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Fox Broadcasting Co

October 17, 2006 | Larry Stewart, Times Staff Writer
Steve Lyons, fired by Fox for on-air comments the network deemed inappropriate, will keep his job as a part-time television commentator for the Dodgers. The team, in a statement issued Monday, said Lyons would undergo diversity training and that he was given probationary guidelines. Of the diversity training, Lyons said, "I'm happy to do it."
October 6, 2006 | Martin Miller, Times Staff Writer
In what is becoming as much an autumn ritual for Fox television as its broadcast of Major League Baseball's postseason, the network announced Thursday that it's reshuffling its fall prime-time lineup and substituting in some new players. The network, which finished last season No. 1 among adults 18 to 49, is moving a pair of its new dramatic shows -- "Justice" and "Vanished" -- to different nights. And it's also trading 9 p.m. and 8 p.m.
April 15, 2006 | Meg James, Times Staff Writer
In a move that seems certain to force a showdown over what constitutes indecency on the airwaves, four TV broadcast networks and their affiliates announced Friday that they had united to challenge a Federal Communications Commission ruling that deemed language used in several of their shows indecent. CBS, Fox, ABC and Hearst-Argyle Television Inc. filed notices of appeal in federal court in New York and Washington late Thursday and early Friday.
April 14, 2006 | Meg James, Times Staff Writer
Fox Broadcasting said Thursday that it would soon make its popular prime-time programs, such as "24" and "Prison Break," available on the Internet and video-on-demand services as part of a precedent-setting deal that shares revenue with its affiliate station groups. Unlike its media rivals -- NBC, ABC and CBS -- which have miffed their TV affiliates by negotiating short-term arrangements to offer downloads on various other outlets and their own websites, Fox took a different approach.
August 25, 2005 | Richard Verrier, Times Staff Writer
On his first day as a story assistant for the reality TV series "Renovate My Family," Zachary Isenberg said, his bosses made an unusual request: Fill out your time card for the next three weeks of work. Isenberg was puzzled. How could he estimate his hours before he worked them? "They said, 'It's crazy in production and the accountants need the paperwork right now,' " the 32-year-old writer recalled. So Isenberg, who hoped that the job would further his prospects in TV, did as he was told.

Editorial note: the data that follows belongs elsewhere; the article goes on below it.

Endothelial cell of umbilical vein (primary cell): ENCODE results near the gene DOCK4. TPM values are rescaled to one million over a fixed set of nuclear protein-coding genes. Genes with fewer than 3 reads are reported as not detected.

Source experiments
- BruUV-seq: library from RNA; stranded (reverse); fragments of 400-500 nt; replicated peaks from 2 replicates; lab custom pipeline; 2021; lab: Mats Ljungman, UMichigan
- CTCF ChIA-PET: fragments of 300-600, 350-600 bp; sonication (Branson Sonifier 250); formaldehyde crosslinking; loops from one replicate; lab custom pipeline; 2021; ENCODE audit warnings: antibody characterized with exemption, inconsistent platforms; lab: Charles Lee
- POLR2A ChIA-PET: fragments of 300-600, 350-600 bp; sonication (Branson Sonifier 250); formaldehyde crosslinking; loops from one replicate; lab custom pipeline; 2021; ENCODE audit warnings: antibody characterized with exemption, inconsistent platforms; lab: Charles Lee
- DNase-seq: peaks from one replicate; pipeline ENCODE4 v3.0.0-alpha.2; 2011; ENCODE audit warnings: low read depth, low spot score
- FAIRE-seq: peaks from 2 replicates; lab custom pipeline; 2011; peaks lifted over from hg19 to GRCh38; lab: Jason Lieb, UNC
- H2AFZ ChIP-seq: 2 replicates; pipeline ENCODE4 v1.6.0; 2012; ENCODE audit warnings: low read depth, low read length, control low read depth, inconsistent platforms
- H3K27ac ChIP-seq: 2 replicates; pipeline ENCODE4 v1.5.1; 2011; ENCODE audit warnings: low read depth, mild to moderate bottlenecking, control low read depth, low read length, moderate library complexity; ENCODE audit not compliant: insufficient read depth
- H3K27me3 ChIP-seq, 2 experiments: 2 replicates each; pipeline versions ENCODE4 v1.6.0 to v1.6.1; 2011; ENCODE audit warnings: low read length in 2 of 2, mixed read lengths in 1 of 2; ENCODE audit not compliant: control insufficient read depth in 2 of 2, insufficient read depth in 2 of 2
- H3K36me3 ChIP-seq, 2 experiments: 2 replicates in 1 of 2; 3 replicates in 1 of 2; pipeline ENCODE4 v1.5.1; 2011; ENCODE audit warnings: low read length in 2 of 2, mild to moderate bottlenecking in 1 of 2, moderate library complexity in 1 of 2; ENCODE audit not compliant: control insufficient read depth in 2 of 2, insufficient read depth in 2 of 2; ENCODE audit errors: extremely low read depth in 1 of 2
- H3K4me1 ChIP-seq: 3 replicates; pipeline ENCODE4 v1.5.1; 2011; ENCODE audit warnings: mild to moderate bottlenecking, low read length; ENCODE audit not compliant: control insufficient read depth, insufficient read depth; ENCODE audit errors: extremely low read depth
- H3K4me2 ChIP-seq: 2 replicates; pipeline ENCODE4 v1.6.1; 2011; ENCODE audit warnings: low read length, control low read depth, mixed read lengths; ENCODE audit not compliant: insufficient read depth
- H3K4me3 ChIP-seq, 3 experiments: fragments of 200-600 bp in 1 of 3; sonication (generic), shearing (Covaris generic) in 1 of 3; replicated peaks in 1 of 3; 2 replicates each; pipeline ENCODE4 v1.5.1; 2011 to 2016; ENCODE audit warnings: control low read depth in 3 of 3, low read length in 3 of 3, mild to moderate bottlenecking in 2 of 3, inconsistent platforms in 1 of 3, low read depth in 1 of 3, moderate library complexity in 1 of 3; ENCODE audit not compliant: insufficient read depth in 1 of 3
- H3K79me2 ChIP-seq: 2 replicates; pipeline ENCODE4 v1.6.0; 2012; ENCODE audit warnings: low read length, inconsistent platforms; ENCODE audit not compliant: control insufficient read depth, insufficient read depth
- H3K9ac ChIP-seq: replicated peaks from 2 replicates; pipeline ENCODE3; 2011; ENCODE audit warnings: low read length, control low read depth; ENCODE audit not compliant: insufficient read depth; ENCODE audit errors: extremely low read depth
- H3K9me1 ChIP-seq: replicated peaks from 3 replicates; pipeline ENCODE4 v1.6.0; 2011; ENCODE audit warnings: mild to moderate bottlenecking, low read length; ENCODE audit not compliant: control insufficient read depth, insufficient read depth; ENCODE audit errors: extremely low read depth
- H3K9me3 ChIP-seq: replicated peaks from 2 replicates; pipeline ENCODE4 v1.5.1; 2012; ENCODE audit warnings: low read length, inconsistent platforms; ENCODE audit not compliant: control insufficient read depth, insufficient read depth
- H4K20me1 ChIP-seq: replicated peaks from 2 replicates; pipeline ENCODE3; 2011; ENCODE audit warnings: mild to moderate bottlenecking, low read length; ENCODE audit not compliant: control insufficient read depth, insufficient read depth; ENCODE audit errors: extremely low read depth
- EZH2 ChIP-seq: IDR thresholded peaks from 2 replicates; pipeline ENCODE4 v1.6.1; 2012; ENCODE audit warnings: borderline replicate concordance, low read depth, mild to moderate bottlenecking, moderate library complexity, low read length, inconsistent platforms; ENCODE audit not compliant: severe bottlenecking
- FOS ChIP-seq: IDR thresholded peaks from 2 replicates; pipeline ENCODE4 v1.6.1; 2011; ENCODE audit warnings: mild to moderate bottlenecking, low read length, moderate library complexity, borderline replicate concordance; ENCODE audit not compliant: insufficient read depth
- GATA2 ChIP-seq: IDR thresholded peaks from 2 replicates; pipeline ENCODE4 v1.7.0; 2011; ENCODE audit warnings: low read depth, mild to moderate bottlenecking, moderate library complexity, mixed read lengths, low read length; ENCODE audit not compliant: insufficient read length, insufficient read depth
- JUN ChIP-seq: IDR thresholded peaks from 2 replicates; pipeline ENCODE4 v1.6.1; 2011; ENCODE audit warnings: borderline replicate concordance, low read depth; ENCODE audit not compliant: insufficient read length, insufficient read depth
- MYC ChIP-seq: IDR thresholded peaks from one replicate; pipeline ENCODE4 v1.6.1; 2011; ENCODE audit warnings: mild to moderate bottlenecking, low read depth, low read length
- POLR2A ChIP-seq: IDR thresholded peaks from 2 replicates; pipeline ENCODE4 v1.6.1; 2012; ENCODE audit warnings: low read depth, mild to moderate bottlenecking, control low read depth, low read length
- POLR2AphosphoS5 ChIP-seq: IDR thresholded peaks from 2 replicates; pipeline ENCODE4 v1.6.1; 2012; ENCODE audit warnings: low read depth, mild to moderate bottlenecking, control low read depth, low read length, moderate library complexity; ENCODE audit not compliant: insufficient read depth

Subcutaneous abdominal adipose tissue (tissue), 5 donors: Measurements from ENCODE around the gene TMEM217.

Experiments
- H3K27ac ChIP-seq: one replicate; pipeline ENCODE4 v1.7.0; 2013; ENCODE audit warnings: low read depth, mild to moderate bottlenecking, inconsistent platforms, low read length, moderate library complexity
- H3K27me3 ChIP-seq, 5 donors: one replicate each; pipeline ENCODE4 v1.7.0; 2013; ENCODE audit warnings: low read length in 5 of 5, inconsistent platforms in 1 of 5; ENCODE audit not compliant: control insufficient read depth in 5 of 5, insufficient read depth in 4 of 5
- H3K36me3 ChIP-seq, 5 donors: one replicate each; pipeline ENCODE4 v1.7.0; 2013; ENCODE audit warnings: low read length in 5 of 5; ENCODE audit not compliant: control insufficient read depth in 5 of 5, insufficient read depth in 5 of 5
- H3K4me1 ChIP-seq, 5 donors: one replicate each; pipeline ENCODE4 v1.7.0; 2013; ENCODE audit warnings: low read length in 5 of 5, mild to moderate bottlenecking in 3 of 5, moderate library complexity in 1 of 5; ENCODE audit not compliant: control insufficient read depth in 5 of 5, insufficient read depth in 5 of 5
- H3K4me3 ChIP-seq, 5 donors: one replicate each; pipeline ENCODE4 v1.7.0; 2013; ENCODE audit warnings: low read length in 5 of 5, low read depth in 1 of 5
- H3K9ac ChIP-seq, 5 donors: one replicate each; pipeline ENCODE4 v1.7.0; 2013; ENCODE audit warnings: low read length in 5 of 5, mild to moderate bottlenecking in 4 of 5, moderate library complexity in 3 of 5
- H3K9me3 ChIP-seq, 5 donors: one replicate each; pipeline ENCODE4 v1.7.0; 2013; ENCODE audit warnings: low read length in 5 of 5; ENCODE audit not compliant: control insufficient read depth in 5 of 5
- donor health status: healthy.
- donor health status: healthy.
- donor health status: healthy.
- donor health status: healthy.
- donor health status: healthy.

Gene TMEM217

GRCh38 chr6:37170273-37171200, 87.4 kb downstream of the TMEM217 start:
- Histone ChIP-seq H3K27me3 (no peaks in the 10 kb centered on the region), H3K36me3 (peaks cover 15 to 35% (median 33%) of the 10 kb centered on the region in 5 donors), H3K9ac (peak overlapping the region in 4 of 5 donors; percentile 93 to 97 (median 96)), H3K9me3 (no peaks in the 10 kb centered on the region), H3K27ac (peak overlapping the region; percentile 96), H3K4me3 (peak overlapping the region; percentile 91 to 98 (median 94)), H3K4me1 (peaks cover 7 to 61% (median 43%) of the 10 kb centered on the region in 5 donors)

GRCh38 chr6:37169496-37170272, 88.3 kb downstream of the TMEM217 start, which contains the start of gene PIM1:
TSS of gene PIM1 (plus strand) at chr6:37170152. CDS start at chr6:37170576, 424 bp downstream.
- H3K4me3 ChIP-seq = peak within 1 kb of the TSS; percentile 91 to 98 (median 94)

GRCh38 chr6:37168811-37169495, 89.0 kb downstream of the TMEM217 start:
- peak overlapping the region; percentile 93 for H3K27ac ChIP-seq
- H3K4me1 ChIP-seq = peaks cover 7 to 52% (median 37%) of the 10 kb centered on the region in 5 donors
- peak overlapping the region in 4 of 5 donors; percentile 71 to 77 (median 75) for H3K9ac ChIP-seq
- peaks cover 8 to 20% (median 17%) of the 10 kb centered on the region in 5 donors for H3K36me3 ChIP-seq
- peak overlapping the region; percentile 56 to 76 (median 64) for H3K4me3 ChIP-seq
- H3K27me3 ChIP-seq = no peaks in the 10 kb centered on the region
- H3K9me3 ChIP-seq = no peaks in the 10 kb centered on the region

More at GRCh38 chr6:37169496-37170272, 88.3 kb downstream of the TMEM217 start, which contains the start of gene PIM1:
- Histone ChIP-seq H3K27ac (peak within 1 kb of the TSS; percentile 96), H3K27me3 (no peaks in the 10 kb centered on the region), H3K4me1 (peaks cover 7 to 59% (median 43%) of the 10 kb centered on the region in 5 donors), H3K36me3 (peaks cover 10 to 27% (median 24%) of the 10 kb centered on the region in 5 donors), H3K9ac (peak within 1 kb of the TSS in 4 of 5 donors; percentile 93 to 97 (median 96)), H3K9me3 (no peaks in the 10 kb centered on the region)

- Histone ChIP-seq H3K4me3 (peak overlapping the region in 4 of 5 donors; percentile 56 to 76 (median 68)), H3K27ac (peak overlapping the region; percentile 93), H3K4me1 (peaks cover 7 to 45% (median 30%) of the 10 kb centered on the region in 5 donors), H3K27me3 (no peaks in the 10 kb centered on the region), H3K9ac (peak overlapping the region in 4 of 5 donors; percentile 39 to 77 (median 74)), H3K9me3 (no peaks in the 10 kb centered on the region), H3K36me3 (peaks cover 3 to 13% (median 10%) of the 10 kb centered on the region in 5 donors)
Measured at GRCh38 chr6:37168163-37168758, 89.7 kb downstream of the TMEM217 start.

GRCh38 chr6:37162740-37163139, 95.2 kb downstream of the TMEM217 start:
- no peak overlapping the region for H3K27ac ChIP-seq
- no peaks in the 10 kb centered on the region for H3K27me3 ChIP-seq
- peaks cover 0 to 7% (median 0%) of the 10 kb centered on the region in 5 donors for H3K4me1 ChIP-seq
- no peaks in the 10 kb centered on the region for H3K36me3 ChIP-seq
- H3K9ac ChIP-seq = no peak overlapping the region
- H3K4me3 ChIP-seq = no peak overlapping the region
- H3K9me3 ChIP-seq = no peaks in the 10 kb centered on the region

August 16, 2005 | Meg James, Times Staff Writer
News Corp. Chairman Rupert Murdoch on Monday handed control of the company's 35 television stations to Roger Ailes, the executive who in nine years built the Fox News Channel into a politically influential ratings juggernaut. Ailes, 65, replaces the media baron's 33-year-old son, Lachlan Murdoch, who abruptly resigned his management positions within the company last month amid reported tensions with his father.
July 29, 2005 | Maria Elena Fernandez, Times Staff Writer
Peter Liguori, the television executive formerly known as Mr. FX, faced television critics for the first time as Fox's president of entertainment on Thursday, and the topics could have ranged from the relative lack of reality programming on the fall schedule to the pressures of heading the No. 1 network among younger viewers, to whether he could transfer his sophisticated programming sensibility from cable to broadcast. But, alas, that would be really boring.
July 29, 2005 | From Variety
Fox is putting big bucks behind "X-Quest," an unscripted reality show from Imagine Entertainment, the creative force behind "Apollo 13," and the co-creator of the hit videogame "Halo." Imagine's Ron Howard and Brian Grazer, along with Imagine TV President David Nevins, will work with Fox reality TV guru Mike Darnell to executive produce the show, in which two teams of contestants with no special training are locked into separate, cramped, high-tech biocrafts designed to simulate life in space.
May 25, 2005 | Scott Collins, Times Staff Writer
More than 30 million viewers are expected to tune in tonight to see whether Alabama rocker Bo Bice or country crooner Carrie Underwood wins the fourth-season finale of "American Idol." But there's little suspense surrounding which network will win the TV ratings race for the 2004-05 season, which officially ends tonight. Defying wide predictions of cooling viewership, "Idol" has helped give Fox Broadcasting -- the 19-year-old network controlled by billionaire Rupert Murdoch's News Corp.
May 20, 2005
This week in New York, broadcast networks begin to unveil their fall season schedules to advertisers. It's the kickoff of the biggest event of the year in the television business -- known as the "upfronts" -- when advertisers are urged to buy prime-time commercial spots before the 2005-06 season begins. Fox, presenting to advertisers on Thursday, beefed up its scripted shows and made note of its attempt to downplay reality programming.
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